by Deborah Goonan
Florida recently enacted legislation allowing for electronic voting in Association Governed Communities. Proponents of the bill opined that electronic voting will increase voter participation in Association elections, and increase the odds of meeting quorum requirements. To quell opponents’ concerns about the integrity of electronic votes, the new statute sets minimum security requirements for service providers. Property owners must opt-in if they wish to vote electronically, and can opt-out in the future.
Aside from lingering concerns about who will certify electronic voting systems as meeting minimum security requirements, nothing else about voting in Florida’s Associations has been changed in any of the statutes. The procedures for condominium associations still require secret ballots for elections, while election procedures for homeowners’ associations are determined by whatever is written in the governing documents (in other words, almost anything goes). For Florida Homeowners’ Associations (HOAs), proxies can still be used for elections, and new legislation even allows electronic transmission of proxy forms. Large scale HOAs will still be permitted to allocate membership votes to a handful of Voting Representatives, who will then elect the Master Association Board without any direct vote from members.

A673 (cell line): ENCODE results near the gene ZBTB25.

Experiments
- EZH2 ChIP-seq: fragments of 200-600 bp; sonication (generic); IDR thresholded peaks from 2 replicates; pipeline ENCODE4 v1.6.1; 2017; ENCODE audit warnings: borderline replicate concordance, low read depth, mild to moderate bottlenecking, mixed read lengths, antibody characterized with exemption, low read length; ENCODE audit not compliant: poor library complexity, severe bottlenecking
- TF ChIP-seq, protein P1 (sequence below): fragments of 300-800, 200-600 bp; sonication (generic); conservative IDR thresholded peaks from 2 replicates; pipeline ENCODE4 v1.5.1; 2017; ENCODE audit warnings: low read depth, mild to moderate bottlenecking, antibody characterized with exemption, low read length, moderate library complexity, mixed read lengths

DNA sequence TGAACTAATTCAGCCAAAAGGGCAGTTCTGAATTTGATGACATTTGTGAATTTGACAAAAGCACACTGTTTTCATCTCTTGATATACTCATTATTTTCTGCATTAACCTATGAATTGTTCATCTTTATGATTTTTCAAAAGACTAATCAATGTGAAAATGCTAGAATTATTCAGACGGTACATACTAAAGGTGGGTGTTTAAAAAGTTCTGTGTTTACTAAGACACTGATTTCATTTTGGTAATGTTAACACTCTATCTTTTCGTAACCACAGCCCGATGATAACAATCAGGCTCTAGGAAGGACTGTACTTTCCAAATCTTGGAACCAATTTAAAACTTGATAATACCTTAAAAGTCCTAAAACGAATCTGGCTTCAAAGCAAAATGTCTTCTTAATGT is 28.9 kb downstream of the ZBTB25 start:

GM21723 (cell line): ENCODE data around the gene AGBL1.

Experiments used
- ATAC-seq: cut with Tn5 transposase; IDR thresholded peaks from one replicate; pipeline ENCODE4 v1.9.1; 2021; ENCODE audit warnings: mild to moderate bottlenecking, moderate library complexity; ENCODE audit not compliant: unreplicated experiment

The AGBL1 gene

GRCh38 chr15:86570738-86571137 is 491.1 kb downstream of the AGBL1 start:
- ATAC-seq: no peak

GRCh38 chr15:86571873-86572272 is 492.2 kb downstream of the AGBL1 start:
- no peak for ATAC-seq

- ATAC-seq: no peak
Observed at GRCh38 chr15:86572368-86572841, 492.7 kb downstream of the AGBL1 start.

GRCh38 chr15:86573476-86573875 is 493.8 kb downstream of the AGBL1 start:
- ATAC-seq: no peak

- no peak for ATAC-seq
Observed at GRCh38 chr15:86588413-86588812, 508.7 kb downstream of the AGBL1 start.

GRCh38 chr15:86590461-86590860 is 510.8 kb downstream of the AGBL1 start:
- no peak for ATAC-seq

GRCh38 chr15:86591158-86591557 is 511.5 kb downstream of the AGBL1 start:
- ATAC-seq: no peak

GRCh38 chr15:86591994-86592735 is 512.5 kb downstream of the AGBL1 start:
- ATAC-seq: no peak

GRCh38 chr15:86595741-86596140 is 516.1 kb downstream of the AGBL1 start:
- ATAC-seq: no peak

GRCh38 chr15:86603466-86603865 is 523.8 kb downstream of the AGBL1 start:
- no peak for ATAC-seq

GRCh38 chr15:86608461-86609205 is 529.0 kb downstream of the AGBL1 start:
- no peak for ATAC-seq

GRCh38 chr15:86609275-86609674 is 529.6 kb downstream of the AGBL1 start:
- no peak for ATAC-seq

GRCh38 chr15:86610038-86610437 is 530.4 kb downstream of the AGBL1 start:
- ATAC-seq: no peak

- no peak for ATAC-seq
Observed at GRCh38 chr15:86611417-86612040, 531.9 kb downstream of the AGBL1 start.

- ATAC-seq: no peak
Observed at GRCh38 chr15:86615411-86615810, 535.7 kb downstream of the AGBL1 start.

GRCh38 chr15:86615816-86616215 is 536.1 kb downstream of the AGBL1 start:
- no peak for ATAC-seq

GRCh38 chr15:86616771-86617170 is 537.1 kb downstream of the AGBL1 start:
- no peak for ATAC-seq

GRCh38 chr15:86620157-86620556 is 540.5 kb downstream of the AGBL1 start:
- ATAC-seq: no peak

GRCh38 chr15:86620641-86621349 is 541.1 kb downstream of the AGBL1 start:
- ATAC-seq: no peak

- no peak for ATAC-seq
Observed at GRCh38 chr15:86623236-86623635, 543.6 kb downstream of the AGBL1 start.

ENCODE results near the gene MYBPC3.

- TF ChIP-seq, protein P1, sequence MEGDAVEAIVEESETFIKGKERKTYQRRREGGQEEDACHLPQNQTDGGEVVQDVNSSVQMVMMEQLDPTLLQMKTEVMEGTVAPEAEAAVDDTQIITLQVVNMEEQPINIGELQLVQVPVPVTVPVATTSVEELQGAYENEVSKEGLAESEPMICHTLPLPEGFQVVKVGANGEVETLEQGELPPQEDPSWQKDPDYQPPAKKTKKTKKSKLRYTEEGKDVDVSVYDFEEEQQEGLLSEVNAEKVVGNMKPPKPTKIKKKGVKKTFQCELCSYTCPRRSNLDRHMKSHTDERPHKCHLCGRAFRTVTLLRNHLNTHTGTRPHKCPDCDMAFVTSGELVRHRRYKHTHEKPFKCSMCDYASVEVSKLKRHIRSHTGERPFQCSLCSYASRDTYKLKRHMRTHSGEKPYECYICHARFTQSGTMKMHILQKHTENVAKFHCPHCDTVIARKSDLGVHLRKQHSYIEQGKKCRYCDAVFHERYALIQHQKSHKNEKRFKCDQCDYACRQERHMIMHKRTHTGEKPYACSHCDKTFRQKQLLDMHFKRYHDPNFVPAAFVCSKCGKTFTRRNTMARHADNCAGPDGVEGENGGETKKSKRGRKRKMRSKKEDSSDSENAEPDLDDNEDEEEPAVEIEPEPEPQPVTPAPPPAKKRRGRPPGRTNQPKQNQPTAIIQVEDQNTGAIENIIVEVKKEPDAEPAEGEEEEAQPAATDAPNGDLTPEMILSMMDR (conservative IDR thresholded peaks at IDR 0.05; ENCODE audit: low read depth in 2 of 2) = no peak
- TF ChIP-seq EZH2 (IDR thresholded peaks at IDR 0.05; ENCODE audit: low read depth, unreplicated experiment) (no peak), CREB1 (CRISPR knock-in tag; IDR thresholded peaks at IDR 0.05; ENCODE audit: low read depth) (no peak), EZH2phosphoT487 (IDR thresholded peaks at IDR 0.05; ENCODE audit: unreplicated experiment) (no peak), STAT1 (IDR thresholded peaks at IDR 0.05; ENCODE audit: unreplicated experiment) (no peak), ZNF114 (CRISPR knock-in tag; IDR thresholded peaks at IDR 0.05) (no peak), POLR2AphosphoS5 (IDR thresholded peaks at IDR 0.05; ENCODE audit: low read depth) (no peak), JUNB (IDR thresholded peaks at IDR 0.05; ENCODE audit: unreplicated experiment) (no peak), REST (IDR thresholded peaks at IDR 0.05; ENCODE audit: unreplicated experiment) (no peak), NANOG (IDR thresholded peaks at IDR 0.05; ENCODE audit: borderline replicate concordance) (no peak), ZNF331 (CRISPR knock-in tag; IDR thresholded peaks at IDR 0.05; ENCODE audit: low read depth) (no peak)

Voting interests will still be allocated to each Unit owned – or by proportional share based upon the size of the Unit. There is still no requirement for “one person, one vote” in Association Governed Communities. So the door is still wide open for one or a small group of investors to accumulate multiple units and sufficient votes to take over control of the Association.
Associations can still remove voting rights of members that are late paying assessments, or that have been notified of a covenant violation, no matter the circumstances and no matter how minor the offense.
All in all, electronic voting will neither guarantee nor promote democratic voting as it is defined in American communities that are not burdened by a mandatory homeowners association. At best, it will now be easier for owners to vote in the same undemocratic system.